Web Tutorials

What are Merging Strategies?

When working with branches, it is likely that you use the command git merge to merge origin/master branches to your local master branch. It’s also likely you don’t know how it works. However, Git interestingly has other ways of merging feature branches to master branches. Merge strategies are different ways of how you can merge a feature branch to your master branch. Each strategy has its own benefits. And in this web tutorial, you will learn the three popular strategies of merging branches together and their differences.

1. Fast Forward

The fast forward strategy is direct and simple. It copies new commits found within origin/master branch to your local master branch. However, this is only acceptable if the origin/master branch is mergeable. Meaning, you are only able to fast forward if the origin/master branch has not been tampered with by other contributors.

If in case the origin/master branch has been tampered with and you want to fast forward merge anyway, Git will configure your local master branch in a chronological order. In other words, each commit will be configured by date. However, this kind of merging is not practical in a sense of clarity and order for the origin/master branch. Each merge should be by feature branch to make the origin/master branch orderly.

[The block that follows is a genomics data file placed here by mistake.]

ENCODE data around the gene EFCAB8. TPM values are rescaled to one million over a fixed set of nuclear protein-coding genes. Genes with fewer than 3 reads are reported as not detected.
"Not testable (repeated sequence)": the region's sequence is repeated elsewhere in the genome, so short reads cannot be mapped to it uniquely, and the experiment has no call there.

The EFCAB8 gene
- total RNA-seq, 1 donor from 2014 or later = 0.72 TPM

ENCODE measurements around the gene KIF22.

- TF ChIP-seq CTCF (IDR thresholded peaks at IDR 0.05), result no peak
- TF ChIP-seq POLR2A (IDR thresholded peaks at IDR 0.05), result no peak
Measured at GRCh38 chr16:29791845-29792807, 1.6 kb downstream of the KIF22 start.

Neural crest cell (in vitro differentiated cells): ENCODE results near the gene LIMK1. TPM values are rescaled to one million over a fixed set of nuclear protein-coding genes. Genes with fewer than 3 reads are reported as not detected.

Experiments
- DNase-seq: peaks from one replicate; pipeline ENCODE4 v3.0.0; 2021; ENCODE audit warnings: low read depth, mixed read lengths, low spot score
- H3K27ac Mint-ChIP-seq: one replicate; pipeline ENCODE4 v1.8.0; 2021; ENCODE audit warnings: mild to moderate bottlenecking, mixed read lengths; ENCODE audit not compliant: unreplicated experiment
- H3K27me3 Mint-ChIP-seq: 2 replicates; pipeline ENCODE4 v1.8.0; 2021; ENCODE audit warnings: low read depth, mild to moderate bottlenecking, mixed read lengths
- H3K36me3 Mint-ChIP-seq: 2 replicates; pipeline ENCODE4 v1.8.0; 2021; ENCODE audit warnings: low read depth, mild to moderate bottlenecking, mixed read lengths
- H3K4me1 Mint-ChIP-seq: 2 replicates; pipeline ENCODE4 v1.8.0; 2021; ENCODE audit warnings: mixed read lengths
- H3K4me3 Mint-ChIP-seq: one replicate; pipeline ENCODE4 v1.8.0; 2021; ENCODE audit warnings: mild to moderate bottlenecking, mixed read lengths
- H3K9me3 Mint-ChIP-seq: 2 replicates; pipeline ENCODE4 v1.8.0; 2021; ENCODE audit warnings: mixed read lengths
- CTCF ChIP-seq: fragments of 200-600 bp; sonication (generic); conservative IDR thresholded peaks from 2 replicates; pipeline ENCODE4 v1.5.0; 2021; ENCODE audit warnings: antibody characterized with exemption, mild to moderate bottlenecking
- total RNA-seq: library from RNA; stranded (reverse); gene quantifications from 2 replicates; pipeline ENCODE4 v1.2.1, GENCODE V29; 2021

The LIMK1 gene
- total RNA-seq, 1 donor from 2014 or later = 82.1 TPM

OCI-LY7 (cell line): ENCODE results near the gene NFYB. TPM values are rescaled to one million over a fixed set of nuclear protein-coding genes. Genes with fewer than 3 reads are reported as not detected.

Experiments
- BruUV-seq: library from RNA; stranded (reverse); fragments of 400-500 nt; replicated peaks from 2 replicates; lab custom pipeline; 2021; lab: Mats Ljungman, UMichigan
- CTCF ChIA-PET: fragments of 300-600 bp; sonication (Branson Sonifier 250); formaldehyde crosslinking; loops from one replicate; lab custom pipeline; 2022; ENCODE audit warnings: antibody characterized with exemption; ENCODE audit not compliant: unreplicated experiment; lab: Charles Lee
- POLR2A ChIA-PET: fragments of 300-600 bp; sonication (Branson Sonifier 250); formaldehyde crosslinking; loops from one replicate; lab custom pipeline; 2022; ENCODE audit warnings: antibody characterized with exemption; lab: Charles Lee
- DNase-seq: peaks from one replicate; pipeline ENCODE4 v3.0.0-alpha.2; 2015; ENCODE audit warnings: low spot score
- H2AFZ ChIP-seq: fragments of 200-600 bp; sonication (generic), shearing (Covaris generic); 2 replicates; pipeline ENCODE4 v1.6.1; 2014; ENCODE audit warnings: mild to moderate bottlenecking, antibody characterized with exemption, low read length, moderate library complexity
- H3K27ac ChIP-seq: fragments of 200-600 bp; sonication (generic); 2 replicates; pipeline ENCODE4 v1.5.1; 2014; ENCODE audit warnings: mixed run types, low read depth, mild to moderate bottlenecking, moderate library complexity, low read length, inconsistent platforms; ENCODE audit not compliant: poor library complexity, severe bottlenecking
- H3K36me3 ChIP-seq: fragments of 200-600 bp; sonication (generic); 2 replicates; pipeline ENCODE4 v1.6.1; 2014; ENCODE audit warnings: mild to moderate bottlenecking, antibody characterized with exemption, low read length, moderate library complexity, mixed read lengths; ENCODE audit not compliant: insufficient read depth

In summary, don’t use a fast forward merge if the origin/master branch has been tampered with. Otherwise, you may go ahead and merge.

2. Merge Commit

Merge commit is a merging strategy where the feature branch can clearly be seen within the master branch. In this strategy, you are able to see the commits found in the feature branch unlike the fast forward strategy. Here’s an example:

In a previous tutorial, I have used this same photo to show the workflow of my project. The green line represents the master branch while the other lines not in line with the master branch are considered the feature branches.

Each branch can clearly be seen by the viewers. It also represents one clear commit history of one feature. This makes for a clearer and more orderly manner of viewing the commit history.

3. Squash

Squash merges all commits within the feature branch as one commit. Meaning, in the process of merging the two branches, the squash strategy squashes all of the files within the feature branch to make the entire branch seem as one commit altogether.

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